Whisky Deathmatch 2012 kicks off with a Lowland battle. Lowland whiskies are traditionally delicate and subtle. Perhaps a little out of fashion with the popularity of all that muscular peaty stuff, there are only five lowland distilleries working today, though with some more on the way, apparently. Bladnoch, which takes great pride in being the southernmost distillery in Scotland, was mothballed for a while before being bought for conversion into holiday homes. The new owner had a change of heart, though, and decided to go back into the whisky business. While waiting for new stocks to mature, they’re keeping things ticking over by releasing old stocks, which means you can pick up a nicely aged Bladnoch pretty cheaply. This 20 yr old is the most aged readily available. Auchentoshan, which takes great pride in practicing the traditional lowland method of triple distillation, is a more established outfit, Glasgow’s local distillery. Their no-age statement Three Wood sits in the upper middle of their standard range, and has spent a bit of time maturing in Sherry casks as well as the usual Bourbon ones. Two different sherry casks, in fact. Hence Three Wood. Geddit?
Auchentoshan Three Wood – 43% ABV, £37.95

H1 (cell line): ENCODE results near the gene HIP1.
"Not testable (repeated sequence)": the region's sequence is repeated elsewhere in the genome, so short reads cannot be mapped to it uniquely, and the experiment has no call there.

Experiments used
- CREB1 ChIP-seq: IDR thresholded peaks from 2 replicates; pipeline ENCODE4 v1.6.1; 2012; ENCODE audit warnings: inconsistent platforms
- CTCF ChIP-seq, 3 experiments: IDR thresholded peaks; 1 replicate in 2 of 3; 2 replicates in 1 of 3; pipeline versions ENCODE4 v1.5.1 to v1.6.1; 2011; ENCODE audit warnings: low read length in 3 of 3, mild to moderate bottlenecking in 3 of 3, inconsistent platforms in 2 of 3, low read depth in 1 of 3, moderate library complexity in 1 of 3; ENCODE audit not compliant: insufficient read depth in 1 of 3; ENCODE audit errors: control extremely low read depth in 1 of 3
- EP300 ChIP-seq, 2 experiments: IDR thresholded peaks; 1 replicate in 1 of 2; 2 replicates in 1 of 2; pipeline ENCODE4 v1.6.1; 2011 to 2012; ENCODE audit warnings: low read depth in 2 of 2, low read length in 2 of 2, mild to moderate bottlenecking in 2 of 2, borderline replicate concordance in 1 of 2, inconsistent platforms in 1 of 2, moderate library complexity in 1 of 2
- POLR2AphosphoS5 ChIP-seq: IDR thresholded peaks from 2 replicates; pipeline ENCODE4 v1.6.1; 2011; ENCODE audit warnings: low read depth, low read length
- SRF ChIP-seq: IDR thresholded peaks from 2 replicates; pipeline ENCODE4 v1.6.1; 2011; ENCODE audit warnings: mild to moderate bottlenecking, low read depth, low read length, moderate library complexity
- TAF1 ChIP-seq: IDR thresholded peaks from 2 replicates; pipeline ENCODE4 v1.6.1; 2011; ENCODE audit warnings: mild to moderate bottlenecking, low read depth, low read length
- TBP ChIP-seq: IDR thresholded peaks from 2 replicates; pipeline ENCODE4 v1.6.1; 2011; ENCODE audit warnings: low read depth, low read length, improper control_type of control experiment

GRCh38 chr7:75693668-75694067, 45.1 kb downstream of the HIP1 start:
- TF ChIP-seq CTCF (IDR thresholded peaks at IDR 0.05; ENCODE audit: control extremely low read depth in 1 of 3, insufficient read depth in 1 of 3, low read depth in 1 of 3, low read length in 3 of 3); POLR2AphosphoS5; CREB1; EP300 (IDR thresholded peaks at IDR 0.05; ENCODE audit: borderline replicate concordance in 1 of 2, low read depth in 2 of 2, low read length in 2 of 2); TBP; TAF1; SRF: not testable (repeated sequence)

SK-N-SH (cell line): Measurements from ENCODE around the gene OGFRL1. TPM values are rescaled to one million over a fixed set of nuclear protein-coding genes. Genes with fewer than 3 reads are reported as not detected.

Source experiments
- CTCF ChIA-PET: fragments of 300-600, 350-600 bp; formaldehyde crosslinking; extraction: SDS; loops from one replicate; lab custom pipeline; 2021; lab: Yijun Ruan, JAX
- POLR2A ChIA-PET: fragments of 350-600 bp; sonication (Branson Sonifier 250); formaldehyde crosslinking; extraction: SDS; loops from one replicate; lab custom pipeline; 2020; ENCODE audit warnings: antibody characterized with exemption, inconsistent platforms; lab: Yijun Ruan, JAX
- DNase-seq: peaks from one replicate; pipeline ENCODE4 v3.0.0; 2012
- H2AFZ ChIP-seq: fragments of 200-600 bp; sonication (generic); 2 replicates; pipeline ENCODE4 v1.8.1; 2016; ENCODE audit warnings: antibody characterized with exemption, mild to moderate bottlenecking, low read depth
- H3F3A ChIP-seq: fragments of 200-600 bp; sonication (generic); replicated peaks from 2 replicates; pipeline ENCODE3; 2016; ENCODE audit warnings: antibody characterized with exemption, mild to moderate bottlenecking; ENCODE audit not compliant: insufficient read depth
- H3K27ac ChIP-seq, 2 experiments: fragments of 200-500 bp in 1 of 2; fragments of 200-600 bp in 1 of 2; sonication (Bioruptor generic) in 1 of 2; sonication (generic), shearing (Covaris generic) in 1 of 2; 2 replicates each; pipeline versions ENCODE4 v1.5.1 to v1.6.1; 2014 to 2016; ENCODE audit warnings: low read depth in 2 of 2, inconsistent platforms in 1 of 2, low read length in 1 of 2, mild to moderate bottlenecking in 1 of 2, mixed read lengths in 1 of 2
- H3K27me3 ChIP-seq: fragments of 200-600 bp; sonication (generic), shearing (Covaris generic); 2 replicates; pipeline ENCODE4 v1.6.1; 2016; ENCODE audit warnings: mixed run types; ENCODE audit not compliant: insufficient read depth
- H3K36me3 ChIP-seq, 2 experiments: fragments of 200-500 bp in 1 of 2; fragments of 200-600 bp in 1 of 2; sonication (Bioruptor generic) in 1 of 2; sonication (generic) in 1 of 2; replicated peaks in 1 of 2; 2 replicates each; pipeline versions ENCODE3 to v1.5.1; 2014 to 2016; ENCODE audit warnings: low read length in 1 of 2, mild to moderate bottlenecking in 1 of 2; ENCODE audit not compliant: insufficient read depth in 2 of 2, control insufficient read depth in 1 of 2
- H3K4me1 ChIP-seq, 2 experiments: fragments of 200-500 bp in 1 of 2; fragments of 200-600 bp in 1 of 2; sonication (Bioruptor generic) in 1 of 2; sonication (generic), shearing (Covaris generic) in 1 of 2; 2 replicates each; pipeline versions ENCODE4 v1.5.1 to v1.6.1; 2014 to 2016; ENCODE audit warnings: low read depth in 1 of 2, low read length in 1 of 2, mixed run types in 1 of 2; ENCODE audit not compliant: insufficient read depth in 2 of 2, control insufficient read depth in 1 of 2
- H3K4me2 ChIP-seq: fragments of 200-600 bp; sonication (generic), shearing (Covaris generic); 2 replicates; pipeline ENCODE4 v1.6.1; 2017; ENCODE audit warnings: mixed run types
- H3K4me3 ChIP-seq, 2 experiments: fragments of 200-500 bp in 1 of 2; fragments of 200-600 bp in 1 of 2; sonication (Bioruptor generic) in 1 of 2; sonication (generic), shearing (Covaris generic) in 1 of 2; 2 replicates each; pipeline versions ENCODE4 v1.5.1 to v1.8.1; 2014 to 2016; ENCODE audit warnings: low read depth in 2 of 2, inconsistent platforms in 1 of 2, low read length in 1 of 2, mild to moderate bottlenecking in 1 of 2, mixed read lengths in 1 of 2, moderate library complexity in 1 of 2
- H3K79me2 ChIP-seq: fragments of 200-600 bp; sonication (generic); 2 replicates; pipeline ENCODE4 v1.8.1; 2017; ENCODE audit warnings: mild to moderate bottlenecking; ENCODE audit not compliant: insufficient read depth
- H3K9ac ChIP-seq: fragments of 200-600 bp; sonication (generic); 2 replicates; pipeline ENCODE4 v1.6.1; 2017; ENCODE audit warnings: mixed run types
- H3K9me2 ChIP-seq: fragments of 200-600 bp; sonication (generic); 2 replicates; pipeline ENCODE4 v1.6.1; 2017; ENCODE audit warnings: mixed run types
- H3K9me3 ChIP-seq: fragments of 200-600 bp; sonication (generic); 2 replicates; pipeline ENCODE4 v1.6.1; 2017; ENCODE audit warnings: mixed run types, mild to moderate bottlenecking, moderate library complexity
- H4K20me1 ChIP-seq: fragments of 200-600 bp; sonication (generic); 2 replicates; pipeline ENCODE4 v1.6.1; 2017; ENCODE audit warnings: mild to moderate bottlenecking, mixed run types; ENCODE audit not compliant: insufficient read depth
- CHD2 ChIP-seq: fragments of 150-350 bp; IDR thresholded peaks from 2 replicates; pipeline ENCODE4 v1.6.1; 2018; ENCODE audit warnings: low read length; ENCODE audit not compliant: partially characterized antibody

Bladnoch 20 – 46% ABV, £43.49
SMELL – The Bladnoch is very mellow, with a squishy tropical fruit sort of vibe. Ripe green melon? Lilt? A whiff of the jungle. The Auchentoshan is more sweet-shop-y. Toffee and caramel memories of me childhood and a bit of a woody note edging in on the end. Three woody notes, perhaps…?
TASTE – The Bladnoch – Mellow, still, very much so considering it’s bottled at 46%, but a zingy tartness emerges. Gooseberries? That lemon barley water stuff they always used to have for the players at Wimbledon and they’d never drink it. A slightly petulant, acidic edge, perhaps. A memory of flouncy tantrum lingers on the lips and refuses to be chased away. The Auchentoshan – soft and creamy, sweeties, marmalade, then a woody backbone comes through at the end. Easygoing. Such pleasant, easy manners, like Mr. Bingley from Pride and Prejudice. Makes a good impression, don’t he, Bingley, but it’s Darcy they remember…
CONCLUSION – Bladnoch 20 – Soft and delicate with squishy melon and lurking cynicism. Recommended PoV – Finree dan Brock. Auchentoshan Three Wood – Companionable Werthers Originals with a three-woody backbone. Recommended PoV – Collem West. Both very drinkable, inoffensive lowland malts. Good breakfast whiskies, perhaps. Something to get you over the hump before elevenses. Neither likely to blow you out of the water. But then sometimes, maybe most of the time, you just want to cruise along without being sunk at all, don’t you?
RESULT – The Auchentoshan is supremely easy drinking, perhaps to the point of flirting with blandness, but also happens to be the cheapest whisky out of the dozen. The Bladnoch is still pleasant, and not a lot more expensive – I’ll certainly be interested to see what the distillery produces in due course – but that slight acidity doesn’t jive so well with me in this case.
The Winner – AUCHENTOSHAN 3 WOOD.
Coming next – An island clash of the titans – Talisker 18 vs Highland Park 18.